Diana: And equally, if I try and say I’m trying to be green, I’m having shorter showers and they all go, yeah, but I saw you eat a hamburger. I saw you get on an aeroplane. It’s like you have to get out of this.

Manda: It’s beyond toxic. 

Diana: So instead of having both apathy and a kind of negative shaming culture, what we need is positive reinforcement and collaboration and a feeling of I’m doing something.

Manda: So this is reminding me a lot of Hull Coin, which I tried to get hold of them to talk on the podcast, and it had dissolved before I ever got there. And for those listening, Hull Coin seemed to me a really interesting idea, where they were creating a local currency that was not linked to the fiat currency. It was valued at whatever the person giving it out said it was valued at, and it was going to be for social goods. Particularly if someone had, for instance, given up smoking and they’d gone along to the local clinic to help them give up smoking, and people said, okay, you’ve given up smoking for a day, you get a Hull coin. Or you helped in the local library for a morning, you get a Hull coin. But then you could spend it. For instance, one of the examples they gave was that football tickets cost whatever a football ticket costs. I have no idea. But five minutes after the game starts, they’re not worth anything at all. But we’ve got 30 spare seats here, so now we’re charging them out at a quarter of a Hull coin each, and you can come in. Or the swimming lanes are part empty at 11:00 on a Wednesday morning because nobody wants them. So 11:00 on Wednesday morning, quarter of a Hull coin, you can come along and swim. And because they were not fixed to the fiat currency, they, as I gather, the Tory government of the time, this was 2015, had agreed that they weren’t taxable. And so the potential seemed to me huge. And then it dissolved.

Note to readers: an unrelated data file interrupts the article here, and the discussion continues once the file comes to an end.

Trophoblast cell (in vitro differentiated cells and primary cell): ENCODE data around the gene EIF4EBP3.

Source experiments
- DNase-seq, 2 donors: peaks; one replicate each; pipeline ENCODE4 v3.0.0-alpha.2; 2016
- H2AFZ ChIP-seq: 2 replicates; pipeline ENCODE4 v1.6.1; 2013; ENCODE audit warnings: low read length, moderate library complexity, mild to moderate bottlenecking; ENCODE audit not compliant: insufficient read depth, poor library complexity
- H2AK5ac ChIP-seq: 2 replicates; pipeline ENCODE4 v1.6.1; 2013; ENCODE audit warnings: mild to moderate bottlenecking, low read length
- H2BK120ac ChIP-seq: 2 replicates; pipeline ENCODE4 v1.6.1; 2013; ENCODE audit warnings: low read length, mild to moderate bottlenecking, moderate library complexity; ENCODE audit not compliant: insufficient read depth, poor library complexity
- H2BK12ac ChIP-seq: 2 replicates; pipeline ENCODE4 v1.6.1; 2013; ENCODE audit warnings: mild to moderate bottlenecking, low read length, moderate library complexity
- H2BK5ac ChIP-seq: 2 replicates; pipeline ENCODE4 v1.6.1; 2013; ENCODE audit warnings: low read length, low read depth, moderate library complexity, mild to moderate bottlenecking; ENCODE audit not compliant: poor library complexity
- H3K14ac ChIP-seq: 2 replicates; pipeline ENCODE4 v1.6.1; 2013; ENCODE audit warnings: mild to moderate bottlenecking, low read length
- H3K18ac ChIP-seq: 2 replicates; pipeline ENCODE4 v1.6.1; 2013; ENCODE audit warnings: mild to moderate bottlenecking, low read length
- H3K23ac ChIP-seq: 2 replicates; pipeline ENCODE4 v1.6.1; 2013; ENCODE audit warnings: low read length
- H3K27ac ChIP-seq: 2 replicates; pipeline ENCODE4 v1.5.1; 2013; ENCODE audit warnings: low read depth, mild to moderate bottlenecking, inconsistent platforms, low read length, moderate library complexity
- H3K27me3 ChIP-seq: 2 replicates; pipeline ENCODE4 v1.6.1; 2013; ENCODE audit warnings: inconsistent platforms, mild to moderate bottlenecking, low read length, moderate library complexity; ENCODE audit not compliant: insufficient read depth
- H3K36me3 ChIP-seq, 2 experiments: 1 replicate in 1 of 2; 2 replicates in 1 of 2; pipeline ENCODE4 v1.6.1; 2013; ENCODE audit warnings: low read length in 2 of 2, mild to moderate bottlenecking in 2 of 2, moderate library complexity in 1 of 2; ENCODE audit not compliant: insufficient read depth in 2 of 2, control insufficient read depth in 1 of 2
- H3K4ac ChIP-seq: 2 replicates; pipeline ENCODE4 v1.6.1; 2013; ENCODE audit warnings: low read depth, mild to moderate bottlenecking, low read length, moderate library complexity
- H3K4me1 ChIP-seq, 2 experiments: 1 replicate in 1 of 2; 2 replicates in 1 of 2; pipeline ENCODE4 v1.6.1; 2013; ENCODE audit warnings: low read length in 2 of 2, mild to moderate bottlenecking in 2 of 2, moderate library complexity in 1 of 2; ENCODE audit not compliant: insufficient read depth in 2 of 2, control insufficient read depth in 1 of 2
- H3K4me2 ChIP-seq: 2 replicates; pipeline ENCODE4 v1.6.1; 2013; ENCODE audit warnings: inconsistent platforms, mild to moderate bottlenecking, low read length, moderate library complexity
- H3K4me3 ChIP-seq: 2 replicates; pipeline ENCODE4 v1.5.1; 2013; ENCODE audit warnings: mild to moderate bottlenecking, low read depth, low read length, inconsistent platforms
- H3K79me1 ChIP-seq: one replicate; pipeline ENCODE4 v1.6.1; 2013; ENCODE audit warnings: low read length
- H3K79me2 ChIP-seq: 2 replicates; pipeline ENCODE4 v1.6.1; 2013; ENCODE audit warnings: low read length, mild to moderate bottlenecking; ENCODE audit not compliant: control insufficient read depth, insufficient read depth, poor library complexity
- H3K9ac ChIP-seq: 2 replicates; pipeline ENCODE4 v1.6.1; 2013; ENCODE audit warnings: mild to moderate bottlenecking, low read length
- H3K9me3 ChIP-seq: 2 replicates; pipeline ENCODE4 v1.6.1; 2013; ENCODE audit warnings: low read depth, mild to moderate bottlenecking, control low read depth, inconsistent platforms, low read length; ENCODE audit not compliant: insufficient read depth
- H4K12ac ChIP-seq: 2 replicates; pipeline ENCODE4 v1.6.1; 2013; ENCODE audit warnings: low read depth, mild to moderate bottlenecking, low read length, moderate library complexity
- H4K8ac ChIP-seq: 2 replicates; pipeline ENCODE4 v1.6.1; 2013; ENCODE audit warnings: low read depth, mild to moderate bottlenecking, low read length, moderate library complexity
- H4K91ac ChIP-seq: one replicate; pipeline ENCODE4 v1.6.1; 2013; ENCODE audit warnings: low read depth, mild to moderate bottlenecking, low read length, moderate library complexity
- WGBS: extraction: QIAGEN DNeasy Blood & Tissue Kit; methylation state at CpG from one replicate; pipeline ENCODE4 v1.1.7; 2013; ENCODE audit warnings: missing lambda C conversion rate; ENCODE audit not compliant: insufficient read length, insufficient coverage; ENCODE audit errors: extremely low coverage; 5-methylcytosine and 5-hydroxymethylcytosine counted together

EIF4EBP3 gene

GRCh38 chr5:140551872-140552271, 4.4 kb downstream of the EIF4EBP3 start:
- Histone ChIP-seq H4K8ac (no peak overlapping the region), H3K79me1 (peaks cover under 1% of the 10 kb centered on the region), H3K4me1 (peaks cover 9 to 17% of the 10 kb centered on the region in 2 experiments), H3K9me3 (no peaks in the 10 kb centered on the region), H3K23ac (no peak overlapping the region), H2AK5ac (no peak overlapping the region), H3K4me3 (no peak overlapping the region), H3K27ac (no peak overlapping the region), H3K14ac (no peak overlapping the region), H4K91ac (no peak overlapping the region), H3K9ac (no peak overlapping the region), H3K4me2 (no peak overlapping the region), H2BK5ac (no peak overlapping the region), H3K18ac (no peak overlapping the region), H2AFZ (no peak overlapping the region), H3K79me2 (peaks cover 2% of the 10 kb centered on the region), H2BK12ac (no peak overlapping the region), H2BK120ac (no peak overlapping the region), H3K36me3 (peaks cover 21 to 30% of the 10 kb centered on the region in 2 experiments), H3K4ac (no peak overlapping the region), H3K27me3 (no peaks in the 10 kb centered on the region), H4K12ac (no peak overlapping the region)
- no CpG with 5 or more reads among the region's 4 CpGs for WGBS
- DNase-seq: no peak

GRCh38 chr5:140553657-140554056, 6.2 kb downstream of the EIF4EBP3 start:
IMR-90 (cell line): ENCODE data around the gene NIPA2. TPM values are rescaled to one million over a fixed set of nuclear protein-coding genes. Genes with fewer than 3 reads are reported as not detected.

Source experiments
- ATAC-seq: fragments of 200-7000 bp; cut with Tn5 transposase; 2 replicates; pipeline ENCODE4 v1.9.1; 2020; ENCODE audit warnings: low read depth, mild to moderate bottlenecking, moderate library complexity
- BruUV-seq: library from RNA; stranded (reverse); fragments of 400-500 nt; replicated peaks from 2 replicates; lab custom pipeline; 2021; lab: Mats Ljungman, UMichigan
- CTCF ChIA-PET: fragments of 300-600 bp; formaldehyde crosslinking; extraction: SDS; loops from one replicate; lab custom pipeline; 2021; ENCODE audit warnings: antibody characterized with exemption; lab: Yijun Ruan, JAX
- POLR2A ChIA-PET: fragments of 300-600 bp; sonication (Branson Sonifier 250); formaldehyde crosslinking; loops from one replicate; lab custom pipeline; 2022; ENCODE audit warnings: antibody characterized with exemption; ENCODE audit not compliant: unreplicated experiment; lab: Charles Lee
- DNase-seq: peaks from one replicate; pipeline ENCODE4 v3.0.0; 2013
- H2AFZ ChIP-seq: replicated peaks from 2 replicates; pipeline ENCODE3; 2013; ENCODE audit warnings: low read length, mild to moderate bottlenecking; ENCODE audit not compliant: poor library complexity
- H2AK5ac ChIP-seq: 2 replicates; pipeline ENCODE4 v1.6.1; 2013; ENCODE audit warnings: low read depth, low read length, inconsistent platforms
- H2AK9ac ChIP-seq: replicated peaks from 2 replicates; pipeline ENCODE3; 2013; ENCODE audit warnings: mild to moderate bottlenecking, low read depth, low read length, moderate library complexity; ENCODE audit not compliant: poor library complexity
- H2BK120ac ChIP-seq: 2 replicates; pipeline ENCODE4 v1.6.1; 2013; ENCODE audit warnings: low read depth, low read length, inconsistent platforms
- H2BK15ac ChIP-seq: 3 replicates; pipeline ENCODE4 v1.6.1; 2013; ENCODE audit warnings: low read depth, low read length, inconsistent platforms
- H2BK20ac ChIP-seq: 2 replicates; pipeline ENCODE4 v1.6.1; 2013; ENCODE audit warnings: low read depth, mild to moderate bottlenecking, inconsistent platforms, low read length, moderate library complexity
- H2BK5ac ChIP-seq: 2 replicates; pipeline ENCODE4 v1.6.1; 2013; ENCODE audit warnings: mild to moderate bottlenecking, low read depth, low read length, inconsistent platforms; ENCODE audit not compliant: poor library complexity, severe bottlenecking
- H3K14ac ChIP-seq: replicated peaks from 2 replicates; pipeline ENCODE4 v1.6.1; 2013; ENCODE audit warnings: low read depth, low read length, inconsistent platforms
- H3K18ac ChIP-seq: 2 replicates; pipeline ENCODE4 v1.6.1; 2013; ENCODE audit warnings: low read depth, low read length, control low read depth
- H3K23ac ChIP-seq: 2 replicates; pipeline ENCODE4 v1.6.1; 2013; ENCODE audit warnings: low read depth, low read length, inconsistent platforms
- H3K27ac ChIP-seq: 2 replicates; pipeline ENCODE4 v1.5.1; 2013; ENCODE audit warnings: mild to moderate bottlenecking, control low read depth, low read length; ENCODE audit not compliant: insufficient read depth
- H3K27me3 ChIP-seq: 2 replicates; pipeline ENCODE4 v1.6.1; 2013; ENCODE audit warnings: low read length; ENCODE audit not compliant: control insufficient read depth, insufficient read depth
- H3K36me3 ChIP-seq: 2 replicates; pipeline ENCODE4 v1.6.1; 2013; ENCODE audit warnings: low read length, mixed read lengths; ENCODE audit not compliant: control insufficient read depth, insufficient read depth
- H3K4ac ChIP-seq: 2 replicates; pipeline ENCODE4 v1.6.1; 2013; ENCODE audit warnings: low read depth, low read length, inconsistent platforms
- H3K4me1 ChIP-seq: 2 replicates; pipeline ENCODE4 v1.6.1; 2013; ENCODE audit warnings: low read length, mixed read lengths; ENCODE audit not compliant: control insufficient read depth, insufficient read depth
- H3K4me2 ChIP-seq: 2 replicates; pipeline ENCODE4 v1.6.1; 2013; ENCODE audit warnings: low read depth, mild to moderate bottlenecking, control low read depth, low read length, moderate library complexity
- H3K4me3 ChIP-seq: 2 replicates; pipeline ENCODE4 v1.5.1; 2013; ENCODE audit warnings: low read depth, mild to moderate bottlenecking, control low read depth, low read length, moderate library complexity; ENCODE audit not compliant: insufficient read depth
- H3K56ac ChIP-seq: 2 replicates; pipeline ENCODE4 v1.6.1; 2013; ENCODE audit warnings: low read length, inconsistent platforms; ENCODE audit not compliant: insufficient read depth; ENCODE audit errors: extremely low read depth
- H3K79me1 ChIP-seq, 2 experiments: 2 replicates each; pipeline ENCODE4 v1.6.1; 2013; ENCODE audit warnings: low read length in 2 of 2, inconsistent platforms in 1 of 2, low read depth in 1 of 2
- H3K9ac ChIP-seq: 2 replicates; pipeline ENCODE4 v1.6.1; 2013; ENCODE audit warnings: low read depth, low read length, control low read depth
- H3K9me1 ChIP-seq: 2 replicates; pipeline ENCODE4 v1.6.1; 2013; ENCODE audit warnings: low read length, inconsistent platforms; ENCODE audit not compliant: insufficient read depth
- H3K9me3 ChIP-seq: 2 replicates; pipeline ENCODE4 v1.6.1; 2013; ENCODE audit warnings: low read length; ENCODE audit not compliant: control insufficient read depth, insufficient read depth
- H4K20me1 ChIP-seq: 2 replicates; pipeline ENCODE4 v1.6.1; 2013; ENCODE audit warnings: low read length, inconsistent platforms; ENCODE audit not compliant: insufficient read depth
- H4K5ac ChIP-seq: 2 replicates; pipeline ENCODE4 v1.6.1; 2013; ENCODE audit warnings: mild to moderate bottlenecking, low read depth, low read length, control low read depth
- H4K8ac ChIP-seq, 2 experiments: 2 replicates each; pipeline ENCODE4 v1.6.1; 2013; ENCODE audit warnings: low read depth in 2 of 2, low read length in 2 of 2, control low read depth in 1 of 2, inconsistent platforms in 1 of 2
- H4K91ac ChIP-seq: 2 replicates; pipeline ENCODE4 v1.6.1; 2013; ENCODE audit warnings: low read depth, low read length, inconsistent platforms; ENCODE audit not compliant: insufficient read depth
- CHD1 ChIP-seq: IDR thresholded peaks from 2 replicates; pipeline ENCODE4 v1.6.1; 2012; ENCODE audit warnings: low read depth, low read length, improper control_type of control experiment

Diana: Well, Peter Kemp is the guy behind this and he’s not gone away. He’s been doing stuff in the Netherlands and then more recently he’s been doing it in Bradford and Bradford have got I think it’s called Citizen Coin and it’s not dissimilar.

Manda: Oh, I want them on the podcast.

Diana: You know, I chat with Peter and I have a lot of time for him. My experiment that I didn’t get off the ground but that I wanted to do, is different in one key way, really, I guess. Which is that his tokens are still basically trying to incentivise you to then use that within the mainstream economy. It could also be about businesses and providers using spare capacity or the cream cakes are going to go off,  I’ve got to throw them out at 5:00, if you’ve got hull coins, you can come along and have them. And the reason that it wasn’t a tax problem is because it’s basically a discount. The businesses couldn’t spend those hull coins on. They are burnt if you like, the moment that they are spent. So the business can’t spend them on, all they’ve done is given a discount.

Manda: So there is no velocity of hull coin. It’s a voucher.